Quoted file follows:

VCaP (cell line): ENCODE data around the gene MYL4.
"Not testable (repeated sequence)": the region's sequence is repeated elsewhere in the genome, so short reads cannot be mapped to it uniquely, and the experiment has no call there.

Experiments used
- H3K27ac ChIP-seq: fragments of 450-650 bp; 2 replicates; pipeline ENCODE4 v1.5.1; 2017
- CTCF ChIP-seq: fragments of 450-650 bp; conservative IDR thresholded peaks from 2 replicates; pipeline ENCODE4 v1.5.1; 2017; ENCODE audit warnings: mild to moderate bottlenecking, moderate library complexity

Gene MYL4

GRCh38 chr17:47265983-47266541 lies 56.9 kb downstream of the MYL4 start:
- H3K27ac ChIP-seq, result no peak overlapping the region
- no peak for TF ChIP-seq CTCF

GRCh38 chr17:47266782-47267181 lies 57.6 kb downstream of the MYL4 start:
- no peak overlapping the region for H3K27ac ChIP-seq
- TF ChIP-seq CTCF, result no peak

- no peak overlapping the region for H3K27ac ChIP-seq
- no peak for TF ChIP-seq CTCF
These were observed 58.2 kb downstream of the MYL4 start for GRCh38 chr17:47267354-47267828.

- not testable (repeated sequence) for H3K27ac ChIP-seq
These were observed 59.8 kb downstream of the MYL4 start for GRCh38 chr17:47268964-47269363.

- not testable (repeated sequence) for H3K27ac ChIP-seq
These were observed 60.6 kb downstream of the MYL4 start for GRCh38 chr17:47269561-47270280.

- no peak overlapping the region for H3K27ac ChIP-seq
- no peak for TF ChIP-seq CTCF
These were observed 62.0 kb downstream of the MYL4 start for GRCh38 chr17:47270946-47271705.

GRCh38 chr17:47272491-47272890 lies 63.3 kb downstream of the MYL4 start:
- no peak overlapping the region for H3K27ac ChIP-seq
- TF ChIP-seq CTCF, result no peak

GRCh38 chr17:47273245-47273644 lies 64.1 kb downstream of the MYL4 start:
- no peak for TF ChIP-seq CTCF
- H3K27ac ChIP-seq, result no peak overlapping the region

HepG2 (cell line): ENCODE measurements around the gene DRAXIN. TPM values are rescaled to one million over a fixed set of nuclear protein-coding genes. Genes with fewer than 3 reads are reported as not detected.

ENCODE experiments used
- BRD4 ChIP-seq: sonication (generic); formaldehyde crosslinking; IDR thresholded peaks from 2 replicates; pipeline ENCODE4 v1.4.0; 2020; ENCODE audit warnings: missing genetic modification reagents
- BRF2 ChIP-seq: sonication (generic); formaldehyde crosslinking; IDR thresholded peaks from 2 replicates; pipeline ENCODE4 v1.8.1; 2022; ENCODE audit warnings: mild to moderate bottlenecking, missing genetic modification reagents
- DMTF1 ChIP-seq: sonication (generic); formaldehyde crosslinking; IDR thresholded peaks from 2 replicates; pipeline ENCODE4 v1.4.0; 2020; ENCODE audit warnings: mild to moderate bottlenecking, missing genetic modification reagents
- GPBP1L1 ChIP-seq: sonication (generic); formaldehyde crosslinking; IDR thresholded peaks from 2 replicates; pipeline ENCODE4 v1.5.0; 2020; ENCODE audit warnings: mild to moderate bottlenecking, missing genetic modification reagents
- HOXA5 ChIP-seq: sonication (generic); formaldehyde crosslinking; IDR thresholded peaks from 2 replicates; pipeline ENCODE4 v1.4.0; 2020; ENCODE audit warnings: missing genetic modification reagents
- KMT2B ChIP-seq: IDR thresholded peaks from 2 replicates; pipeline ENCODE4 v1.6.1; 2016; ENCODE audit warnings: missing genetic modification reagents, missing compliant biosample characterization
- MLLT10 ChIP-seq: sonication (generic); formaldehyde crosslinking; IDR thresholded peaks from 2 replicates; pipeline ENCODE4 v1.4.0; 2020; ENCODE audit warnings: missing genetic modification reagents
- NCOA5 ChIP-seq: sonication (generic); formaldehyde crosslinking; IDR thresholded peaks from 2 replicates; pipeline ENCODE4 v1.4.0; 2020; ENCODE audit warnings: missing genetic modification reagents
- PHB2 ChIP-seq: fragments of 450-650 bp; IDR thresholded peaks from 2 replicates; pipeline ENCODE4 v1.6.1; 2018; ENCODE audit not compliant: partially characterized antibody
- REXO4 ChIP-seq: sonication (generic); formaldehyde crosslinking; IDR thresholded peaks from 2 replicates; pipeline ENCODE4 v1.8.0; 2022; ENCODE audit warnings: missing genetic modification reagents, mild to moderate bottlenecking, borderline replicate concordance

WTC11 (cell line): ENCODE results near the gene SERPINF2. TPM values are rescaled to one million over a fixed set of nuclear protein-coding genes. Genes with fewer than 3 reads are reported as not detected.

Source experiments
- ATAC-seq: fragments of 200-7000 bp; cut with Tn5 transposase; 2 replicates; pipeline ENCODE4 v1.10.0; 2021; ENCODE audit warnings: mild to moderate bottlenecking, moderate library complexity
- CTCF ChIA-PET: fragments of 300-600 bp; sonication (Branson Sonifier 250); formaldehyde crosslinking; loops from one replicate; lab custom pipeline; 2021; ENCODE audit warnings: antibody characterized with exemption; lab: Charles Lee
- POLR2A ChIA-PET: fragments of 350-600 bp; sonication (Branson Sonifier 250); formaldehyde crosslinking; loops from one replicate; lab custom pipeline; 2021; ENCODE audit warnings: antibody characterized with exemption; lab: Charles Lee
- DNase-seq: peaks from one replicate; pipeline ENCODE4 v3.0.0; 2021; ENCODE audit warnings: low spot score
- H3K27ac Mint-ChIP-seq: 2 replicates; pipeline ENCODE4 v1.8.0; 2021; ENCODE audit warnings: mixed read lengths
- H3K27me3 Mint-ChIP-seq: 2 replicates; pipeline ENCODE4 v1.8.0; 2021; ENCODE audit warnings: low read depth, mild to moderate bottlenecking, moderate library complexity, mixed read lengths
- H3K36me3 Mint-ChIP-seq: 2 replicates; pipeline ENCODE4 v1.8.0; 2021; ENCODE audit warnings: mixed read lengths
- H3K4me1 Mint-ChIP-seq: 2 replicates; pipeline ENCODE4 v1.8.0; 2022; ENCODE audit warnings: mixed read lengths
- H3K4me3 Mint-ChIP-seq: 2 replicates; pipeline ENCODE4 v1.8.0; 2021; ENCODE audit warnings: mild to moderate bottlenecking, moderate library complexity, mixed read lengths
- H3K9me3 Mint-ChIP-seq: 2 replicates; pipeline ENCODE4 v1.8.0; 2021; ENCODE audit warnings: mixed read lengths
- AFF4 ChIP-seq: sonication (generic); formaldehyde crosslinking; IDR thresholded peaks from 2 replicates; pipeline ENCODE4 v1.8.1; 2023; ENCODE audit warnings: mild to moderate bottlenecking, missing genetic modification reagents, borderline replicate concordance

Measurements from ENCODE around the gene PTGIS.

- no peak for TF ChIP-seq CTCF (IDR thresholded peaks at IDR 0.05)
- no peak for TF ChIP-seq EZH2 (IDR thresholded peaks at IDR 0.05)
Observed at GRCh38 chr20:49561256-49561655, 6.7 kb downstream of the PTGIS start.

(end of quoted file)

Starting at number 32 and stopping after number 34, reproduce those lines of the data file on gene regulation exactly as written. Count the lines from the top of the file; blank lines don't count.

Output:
- BRF2 ChIP-seq: sonication (generic); formaldehyde crosslinking; IDR thresholded peaks from 2 replicates; pipeline ENCODE4 v1.8.1; 2022; ENCODE audit warnings: mild to moderate bottlenecking, missing genetic modification reagents
- DMTF1 ChIP-seq: sonication (generic); formaldehyde crosslinking; IDR thresholded peaks from 2 replicates; pipeline ENCODE4 v1.4.0; 2020; ENCODE audit warnings: mild to moderate bottlenecking, missing genetic modification reagents
- GPBP1L1 ChIP-seq: sonication (generic); formaldehyde crosslinking; IDR thresholded peaks from 2 replicates; pipeline ENCODE4 v1.5.0; 2020; ENCODE audit warnings: mild to moderate bottlenecking, missing genetic modification reagents